Witnesses say that a flight information sign weighing at least 300 pounds fell on top of the family. Several passersby helped to lift the sign off the family, but it was too late to save Luke. Airport officials are still not sure how the sign fell.

Unwanted Facebook Photo: Invasion of Privacy?

If someone takes a picture of you and posts it on Facebook without your permission, is that technically an invasion of privacy?

Imagine you're at a party and someone posts a photo of you drinking or making a rude gesture. Or what's also pretty common, imagine you and your ex break up, but your ex refuses to remove embarrassing photos of the two of you.

Photos shared on social media can simply be a nuisance. But in some cases, they could lead to a lawsuit that the photo-sharer definitely won't "like."

Disabled Woman's United Airlines Suit Revived

A disabled woman will get a second shot at suing United Airlines over alleged mistreatment during two cross-country flights.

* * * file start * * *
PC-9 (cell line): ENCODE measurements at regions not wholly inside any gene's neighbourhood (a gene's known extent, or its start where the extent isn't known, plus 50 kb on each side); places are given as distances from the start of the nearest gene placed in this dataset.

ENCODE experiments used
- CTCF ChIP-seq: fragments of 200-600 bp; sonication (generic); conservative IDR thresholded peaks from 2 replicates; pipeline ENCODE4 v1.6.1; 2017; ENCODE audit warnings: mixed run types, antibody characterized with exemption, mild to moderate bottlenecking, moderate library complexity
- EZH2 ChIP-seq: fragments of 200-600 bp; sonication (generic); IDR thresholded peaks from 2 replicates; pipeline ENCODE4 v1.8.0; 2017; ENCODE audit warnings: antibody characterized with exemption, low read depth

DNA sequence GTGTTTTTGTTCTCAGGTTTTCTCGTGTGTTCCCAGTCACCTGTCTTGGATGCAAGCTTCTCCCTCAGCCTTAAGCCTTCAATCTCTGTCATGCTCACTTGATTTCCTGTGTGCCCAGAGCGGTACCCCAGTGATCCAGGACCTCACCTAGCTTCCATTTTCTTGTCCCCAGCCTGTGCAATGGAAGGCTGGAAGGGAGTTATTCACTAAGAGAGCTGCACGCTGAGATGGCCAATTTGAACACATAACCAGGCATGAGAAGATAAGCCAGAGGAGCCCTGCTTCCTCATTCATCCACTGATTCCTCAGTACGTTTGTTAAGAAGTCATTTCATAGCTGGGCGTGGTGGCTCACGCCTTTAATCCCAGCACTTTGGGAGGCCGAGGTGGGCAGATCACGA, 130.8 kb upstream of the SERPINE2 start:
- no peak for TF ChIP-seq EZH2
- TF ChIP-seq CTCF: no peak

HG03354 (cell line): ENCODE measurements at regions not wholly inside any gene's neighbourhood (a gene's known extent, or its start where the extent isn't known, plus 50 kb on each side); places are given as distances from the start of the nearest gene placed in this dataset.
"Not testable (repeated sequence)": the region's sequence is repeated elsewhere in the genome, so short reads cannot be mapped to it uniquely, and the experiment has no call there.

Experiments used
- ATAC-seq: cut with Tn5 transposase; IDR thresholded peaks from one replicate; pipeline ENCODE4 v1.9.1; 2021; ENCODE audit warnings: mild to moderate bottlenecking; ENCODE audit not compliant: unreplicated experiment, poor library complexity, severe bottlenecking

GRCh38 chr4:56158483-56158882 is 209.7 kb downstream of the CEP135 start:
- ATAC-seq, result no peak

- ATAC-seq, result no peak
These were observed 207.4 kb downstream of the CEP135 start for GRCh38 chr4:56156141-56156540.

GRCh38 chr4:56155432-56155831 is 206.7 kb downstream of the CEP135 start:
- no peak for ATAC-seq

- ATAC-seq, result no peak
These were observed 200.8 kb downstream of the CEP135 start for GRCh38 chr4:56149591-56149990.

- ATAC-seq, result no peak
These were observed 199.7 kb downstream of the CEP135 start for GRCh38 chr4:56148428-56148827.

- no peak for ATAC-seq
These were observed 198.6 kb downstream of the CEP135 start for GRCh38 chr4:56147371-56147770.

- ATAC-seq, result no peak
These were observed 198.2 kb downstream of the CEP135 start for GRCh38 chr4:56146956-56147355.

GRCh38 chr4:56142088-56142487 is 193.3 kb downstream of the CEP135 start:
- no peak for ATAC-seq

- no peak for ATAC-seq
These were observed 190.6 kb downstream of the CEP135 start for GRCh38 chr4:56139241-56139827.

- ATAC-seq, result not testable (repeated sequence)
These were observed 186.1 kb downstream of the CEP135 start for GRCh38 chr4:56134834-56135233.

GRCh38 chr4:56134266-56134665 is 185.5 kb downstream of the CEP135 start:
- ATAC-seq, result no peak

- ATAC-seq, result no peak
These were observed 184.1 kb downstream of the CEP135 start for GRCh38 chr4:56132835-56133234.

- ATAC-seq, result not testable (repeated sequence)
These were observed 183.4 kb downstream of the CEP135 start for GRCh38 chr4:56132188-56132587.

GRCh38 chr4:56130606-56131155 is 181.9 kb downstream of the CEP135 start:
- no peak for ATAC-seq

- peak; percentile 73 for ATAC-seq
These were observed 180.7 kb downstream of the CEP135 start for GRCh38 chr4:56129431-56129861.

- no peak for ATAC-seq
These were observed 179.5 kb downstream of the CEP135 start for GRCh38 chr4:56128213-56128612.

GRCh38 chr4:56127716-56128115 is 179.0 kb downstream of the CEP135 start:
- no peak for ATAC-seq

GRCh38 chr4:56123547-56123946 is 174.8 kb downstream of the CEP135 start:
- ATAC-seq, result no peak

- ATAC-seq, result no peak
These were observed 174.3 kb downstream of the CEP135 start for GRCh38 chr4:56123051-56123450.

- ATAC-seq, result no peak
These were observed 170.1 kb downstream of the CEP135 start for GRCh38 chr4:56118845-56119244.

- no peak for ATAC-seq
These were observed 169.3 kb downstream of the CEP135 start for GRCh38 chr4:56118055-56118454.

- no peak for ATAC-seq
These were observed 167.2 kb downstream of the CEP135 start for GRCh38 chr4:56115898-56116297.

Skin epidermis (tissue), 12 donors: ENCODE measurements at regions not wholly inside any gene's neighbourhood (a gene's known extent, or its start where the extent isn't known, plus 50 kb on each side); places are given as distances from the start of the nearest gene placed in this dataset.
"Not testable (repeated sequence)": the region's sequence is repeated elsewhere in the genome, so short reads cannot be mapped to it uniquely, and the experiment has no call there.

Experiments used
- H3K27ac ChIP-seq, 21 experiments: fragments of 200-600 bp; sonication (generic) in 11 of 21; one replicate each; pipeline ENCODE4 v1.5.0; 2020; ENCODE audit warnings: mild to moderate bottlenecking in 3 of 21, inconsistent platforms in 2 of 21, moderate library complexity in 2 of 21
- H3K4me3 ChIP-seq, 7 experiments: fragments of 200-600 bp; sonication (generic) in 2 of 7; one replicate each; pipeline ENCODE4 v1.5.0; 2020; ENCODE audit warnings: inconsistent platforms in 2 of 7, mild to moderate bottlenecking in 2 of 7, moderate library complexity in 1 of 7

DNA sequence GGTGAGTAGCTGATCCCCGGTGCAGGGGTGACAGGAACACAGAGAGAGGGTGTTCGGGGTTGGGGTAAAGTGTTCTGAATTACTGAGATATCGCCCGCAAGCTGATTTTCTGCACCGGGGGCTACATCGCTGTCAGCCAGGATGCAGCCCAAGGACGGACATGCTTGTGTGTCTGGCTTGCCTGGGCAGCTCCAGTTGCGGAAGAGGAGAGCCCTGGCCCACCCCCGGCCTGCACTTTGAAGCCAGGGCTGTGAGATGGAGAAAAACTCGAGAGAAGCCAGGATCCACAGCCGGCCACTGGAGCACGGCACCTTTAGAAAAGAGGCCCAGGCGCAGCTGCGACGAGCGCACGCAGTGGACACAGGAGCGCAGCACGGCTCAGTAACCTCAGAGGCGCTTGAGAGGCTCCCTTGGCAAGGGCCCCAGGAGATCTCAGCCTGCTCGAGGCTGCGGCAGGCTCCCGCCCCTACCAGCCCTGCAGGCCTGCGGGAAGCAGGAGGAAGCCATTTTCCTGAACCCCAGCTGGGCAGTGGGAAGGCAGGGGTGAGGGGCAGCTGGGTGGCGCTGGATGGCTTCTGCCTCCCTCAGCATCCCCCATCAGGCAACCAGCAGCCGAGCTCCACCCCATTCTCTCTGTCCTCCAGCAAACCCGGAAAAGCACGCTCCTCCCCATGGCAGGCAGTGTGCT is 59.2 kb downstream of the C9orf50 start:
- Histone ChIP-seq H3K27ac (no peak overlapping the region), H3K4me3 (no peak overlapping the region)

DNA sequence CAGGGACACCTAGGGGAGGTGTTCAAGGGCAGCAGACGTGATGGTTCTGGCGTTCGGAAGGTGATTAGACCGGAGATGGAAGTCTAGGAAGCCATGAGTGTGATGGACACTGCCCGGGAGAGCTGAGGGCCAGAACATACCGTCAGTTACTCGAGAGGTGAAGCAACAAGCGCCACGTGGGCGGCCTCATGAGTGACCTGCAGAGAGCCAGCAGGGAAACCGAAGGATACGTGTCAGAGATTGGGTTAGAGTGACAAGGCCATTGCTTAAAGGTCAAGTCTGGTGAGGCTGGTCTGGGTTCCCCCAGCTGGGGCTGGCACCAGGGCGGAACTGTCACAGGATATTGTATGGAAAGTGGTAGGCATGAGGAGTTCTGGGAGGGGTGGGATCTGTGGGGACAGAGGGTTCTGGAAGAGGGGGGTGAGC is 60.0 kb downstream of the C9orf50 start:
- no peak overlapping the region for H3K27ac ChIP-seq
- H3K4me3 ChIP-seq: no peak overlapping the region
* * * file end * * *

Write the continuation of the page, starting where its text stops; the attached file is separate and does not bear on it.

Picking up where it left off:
But not all of Michelle Gilstrap's claims have been reinstated by the 9th U.S. Circuit Court of Appeals. Notably, the court held that she cannot pursue her claims under the Americans with Disabilities Act, Reuters reports.

Here are the facts of the case: Gilstrap, who has a collapsed disc and osteoarthritis claimed that she was not given a wheelchair at the airport when she asked for one, and that she was forced to stand in line, which she couldn't do. So she sued for damages based on her alleged mistreatment.

Legal How-To: Writing an Online Takedown Notice

If something you created somehow shows up on someone else's website, you may want to know how to send an Internet takedown notice.

As you may know, the Internet may appear to be a free-for-all where many users simply steal another person's work. However, there are laws that protect your copyrighted work on the Internet, as well as personal material like pictures of you on vacation.

Basically, you can notify infringing users of their unlawful use of your material and send them a takedown notice. Users who fail to remove infringing materials could face legal liability.

7 Marines Killed in Explosion at Training Site

Seven U.S. Marines were killed in an explosion during a training exercise. Seven others were hurt.

The explosion happened at the Hawthorne Army Depot in western Nevada, reports Reuters. The cause of the explosion, which occurred about 10 p.m. Monday, remains unclear.

Investigators are still reviewing whether the proper safety protocols were followed. Regardless, the military could potentially be liable for these death and injuries.

What Are Dram Shop Laws?